Comparison with National Average Retail Price of 2013.
If the data is valid and I have interpreted the two datasets correctly, it is apparent that the prices of all the insulin products has risen, and in some cases, substantially. Recall that retail prices in 2016 will be considerably higher than specified by their drug acquisition cost that does not include non-ingredient costs to the pharmacy nor a profit margin. Nonetheless, even with these incomplete apples to oranges comparisons, the rises in costs in just 3 years are impressive. Humalog 100 numbers changed the most from $14.51 per ml. to $45.53. Lantus 100 went from $13.74 per ml to $24.03 but this reflects a price drop last year. The remaining insulin analogs were also in the range of $23 to $26 per ml. Humulin 100, a formerly modestly priced human insulin, more than tripled from $7.99 to $25.0 to join its upscale analog cousins. The human insulin Novolin 100 (and its Walgreen-branded version, Relion Novolin 100) remains the least expensive insulin available in the US with an average retail cost in 2013 of $7.88 rising to an average acquisition cost in 2016 of $12.47 for both rapid and slow acting versions and even for its short/long acting mix!
My hat is off to Novo Nordisk, Inc., the Danish multinational company that makes the Novolin family of human insulins, for keeping these prices lower. I leave it to Novo Nordisk to justify why its Novolog brand of insulin analog is so much more expensive. I leave it to my colleagues in general medical practice and endocrinology to explain why the least expensive Novolin is not appropriate and used more for all diabetics! Having offered this challenge, I grant that there will be good reasons to have the larger armamentarium available but I doubt that exceptions to the rule of “use the least expensive effective drug first” will justify the insulin prescribing profiles in Medicare and Medicaid that initiated this series of articles. Surely we can more efficiently distribute resources in the interests of our diabetic patients and neighbors. None of this is possible however without more transparency in what our drugs cost. We maneuver today in deliberate confusion that cannot be justified.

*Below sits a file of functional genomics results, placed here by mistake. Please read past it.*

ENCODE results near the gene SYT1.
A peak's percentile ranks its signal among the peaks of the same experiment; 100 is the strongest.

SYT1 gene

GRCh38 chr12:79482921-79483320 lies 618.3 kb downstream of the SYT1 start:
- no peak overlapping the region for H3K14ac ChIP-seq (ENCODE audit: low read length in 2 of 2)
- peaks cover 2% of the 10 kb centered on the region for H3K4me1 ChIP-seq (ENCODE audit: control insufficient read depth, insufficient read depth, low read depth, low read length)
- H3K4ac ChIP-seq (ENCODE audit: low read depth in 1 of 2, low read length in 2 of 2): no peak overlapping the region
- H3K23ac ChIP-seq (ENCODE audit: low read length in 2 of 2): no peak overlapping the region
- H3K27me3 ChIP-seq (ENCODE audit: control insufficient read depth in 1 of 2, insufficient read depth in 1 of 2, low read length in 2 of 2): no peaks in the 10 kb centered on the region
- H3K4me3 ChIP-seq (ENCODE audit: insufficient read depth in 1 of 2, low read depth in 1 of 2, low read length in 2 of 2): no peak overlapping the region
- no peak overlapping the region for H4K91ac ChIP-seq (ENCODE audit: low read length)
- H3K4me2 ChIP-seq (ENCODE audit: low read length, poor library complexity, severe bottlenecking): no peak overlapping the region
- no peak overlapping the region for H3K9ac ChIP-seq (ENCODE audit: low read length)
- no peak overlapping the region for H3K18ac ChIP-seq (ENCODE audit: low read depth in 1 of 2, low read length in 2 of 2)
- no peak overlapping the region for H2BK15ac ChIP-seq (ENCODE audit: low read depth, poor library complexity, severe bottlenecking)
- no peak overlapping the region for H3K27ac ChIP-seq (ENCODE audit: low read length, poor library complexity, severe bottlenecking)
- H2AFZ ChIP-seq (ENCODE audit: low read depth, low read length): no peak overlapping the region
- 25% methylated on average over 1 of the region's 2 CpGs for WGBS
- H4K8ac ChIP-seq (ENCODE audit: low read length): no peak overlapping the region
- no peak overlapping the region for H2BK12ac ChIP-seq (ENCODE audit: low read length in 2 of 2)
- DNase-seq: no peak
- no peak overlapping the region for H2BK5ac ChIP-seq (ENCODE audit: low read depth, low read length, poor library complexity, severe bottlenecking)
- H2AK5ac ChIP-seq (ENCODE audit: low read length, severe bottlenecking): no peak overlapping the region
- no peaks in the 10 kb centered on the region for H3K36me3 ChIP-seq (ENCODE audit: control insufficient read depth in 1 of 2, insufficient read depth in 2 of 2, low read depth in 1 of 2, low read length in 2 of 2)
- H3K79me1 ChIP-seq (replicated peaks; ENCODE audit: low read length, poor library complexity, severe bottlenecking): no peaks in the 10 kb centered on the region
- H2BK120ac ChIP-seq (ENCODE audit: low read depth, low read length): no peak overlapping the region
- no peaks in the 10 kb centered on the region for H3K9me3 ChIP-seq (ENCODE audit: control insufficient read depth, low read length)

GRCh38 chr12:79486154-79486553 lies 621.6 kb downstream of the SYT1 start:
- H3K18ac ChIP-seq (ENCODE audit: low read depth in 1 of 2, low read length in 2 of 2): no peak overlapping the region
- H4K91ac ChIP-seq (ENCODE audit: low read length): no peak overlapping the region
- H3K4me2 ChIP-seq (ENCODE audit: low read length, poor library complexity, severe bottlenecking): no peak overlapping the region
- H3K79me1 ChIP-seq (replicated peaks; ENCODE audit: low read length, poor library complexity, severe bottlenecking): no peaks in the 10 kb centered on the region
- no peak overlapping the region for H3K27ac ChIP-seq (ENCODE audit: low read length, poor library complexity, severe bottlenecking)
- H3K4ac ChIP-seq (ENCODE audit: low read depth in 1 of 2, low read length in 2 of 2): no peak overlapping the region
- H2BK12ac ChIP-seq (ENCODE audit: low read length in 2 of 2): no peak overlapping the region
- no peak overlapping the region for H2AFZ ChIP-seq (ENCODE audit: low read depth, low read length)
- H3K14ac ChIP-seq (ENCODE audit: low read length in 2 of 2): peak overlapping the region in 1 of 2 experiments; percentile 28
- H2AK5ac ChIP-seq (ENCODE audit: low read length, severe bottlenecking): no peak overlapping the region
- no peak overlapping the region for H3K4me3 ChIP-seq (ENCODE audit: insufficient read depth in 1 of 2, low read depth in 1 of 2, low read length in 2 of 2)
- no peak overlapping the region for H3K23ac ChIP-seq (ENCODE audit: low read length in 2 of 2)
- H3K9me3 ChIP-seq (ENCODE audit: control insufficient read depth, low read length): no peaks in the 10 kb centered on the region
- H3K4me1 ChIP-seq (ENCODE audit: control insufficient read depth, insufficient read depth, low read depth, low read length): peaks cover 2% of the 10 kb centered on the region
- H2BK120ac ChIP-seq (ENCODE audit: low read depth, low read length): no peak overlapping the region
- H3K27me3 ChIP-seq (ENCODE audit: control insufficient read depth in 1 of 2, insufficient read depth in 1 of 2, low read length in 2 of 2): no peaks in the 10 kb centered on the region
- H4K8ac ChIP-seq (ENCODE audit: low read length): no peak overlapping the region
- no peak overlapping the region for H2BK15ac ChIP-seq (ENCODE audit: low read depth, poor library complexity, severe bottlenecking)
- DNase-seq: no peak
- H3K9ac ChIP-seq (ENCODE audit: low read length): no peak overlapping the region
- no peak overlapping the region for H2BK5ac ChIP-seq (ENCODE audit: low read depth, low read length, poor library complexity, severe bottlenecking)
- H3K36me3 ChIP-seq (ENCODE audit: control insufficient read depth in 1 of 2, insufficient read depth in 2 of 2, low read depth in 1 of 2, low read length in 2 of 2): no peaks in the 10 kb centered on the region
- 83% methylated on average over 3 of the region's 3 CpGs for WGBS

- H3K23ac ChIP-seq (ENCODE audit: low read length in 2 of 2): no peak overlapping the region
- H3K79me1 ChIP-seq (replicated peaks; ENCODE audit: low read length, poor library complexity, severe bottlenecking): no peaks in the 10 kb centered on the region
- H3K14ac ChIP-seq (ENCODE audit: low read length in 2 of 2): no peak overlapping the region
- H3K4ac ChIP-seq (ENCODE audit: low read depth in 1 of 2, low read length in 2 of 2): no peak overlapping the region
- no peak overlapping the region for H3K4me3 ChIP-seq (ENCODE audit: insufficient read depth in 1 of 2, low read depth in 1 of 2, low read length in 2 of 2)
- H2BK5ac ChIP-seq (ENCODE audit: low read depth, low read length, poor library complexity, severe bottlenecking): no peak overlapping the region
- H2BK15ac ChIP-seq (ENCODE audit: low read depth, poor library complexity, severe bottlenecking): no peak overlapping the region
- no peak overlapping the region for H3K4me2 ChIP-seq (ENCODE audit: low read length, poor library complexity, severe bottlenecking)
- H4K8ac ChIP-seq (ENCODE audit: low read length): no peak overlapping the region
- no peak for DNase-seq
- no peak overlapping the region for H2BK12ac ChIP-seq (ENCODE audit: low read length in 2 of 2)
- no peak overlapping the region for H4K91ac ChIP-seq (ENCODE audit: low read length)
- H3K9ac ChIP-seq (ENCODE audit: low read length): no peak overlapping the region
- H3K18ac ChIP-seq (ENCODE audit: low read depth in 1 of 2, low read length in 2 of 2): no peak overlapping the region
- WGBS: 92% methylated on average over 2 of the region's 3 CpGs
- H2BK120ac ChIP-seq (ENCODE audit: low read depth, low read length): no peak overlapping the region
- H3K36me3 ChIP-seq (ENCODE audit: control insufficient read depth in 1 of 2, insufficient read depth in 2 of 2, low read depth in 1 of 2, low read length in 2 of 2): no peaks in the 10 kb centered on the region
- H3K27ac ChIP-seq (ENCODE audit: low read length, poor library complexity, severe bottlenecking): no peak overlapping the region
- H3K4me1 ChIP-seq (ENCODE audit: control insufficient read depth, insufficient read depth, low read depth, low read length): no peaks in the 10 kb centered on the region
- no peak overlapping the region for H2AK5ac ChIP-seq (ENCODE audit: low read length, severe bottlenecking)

As always and especially in the realm of drug prices, it is possible I have misinterpreted some of the data or made other errors. Help me correct these. What can be learned from consideration of how insulin is prescribed will apply to other drugs and many other medical services. What other families of drugs should I look at?
Peter Hasselbacher, MD
Emeritus Professor of Medicine, UofL
25 May 2016